Of all the ideas Ed Balls, Secretary of State, could have taken back from his visit to New York this year, he chose perhaps the limpest initiative in American education: school report cards. The idea seems to appeal to politicians obsessed with quantitative comparison, with the hundreds of lessons and hours of learning condensed into one grade. Declaring the idea to be the latest element of parental choice and accountability, Mr Balls was inspired enough to introduce it into English schools in the recent White Paper.
American politicians assume parents want a method of comparison for their schools, and without league tables or inspection reports the single grades offer a cheap and easy alternative. Yet even they acknowledge that its usefulness amounts to little more than "soft transparency", and should certainly not be mistaken as a measure of accountability.
Should Mr Balls decide to visit the Big Apple again in search of inspiration, I suggest he visits the Julia Richman Education Complex on the Upper East Side, where he can observe six highly effective schools working with the city's most disaffected students.
The Julia Richman High School, as it was a decade ago, became synonymous with gang violence. The New York school system, not known for its adventurous streak, cited it for closure and suggested it was divided into six separate, autonomous schools, no bigger than 400 students each. The building, unchanged on the outside, now caters for nearly 2,000 children, sharing facilities and expertise when necessary; all the economies of scale of a large school without the alienation.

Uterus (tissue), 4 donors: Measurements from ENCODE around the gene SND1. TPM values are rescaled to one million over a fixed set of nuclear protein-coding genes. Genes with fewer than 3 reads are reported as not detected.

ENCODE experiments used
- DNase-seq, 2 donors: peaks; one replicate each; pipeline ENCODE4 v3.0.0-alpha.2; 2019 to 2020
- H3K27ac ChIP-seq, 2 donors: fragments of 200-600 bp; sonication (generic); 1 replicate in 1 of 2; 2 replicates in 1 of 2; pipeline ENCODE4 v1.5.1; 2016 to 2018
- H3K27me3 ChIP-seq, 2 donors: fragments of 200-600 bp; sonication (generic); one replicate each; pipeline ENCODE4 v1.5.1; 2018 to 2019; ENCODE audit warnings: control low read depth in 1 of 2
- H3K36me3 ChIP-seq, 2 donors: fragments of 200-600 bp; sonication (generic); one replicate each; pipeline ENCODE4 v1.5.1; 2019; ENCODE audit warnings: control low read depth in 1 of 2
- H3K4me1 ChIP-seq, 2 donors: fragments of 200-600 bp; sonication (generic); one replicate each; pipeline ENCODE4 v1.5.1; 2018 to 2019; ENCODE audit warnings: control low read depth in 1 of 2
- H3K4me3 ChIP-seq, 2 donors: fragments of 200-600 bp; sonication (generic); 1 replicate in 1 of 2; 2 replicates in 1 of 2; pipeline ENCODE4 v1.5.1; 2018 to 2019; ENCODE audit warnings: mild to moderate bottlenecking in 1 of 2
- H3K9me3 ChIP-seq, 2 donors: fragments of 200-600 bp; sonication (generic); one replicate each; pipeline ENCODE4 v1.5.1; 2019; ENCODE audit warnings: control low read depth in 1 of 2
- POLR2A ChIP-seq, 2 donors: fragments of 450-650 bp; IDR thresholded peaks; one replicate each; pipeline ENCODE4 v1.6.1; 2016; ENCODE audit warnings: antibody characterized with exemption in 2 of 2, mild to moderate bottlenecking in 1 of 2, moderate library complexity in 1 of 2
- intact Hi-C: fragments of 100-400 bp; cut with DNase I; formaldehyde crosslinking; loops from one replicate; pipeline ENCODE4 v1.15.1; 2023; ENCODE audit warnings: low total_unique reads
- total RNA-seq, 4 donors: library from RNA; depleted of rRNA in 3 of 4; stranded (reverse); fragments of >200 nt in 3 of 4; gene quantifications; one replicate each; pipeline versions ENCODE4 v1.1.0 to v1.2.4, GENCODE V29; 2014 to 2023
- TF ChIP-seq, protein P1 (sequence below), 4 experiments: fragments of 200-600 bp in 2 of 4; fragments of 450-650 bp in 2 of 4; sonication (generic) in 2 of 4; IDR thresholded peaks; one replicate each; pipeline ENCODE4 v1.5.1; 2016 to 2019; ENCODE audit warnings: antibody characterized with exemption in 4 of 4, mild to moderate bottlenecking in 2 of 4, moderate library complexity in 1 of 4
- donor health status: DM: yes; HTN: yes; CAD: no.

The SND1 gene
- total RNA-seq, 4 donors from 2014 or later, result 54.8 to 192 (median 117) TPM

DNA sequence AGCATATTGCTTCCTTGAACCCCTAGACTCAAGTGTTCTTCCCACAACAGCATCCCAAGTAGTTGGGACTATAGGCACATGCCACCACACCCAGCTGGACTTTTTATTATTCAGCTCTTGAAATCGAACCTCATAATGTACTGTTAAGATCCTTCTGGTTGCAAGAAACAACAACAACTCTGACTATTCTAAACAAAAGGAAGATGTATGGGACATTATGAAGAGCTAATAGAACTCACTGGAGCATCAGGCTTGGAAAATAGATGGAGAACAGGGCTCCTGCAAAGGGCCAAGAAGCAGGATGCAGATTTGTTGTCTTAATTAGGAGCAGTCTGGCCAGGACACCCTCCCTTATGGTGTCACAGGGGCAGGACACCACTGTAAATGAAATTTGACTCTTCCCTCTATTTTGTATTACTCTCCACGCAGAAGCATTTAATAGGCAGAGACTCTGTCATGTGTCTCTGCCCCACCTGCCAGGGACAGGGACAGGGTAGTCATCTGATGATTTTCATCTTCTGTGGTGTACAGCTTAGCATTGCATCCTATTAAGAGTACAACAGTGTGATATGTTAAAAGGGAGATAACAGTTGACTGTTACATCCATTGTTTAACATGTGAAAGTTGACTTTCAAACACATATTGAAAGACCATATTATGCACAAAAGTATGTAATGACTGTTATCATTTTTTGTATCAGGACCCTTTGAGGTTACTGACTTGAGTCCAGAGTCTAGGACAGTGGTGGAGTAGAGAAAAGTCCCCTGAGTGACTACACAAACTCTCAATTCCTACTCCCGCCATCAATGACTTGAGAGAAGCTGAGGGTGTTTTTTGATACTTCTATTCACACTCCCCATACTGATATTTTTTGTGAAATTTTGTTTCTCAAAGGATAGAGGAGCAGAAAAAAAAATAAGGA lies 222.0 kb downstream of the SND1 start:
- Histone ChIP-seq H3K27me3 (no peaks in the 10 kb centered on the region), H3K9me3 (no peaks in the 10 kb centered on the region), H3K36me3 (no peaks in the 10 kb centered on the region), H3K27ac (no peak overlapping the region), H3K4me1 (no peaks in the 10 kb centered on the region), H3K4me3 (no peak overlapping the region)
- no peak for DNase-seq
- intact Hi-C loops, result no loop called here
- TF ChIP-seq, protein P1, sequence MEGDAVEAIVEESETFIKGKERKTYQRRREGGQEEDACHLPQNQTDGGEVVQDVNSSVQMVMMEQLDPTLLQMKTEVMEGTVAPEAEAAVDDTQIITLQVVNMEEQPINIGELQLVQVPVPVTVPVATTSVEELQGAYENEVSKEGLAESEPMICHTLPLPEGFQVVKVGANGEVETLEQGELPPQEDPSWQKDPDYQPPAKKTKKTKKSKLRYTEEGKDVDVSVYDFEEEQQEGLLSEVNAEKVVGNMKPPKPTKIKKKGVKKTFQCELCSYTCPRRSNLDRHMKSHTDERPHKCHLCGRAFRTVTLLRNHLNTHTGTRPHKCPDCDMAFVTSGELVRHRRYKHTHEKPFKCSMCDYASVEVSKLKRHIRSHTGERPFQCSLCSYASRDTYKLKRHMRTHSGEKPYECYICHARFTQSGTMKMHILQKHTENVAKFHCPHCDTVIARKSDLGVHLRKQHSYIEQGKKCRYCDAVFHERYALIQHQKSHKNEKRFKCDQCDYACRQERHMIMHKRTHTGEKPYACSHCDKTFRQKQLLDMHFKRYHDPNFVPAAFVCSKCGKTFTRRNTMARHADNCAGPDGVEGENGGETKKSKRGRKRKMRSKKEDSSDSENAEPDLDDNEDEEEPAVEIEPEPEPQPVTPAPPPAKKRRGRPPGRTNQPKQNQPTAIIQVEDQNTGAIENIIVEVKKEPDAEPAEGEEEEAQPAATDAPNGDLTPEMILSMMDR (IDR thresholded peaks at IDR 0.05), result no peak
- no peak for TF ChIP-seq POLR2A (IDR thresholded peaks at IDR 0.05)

The Urban Academy occupies the second floor, drawing its 140 children from the poorest parts of the Bronx, many of whom have been excluded from other schools. Some students are young mothers and value the health and childcare centre on site. Year groups and standardised lessons have been abandoned, and instead of pushing students to graduate in four years, they allow them to continue to take classes, working on weaknesses and preparing for the SAT college entrance exam. The results are staggering: 97 per cent of children attend university, many receiving means-tested scholarships.
Ann Cook, the school's co-director, attributes part of the success to its flexibility. "The whole staff should be able to sit around a table and come to a consensus on school decisions," she told me when I visited recently. She believes that when schools get too big to know every student, and staff rooms have to seat over 100 teachers, there is an anonymity that undermines the cohesion of the community.
Mr Balls, perhaps preoccupied with opinion polls and dwindling budgets, missed the best of American school reform and returned with a toothless initiative to placate the electorate with an illusion of change. As Schools Secretary, it may have been his last chance to witness what can be achieved when teachers are invited to rethink school organisation and empowered to implement changes.
James Richardson is Thouron Scholar at Pennsylvania University and former head of humanities at Sale High School.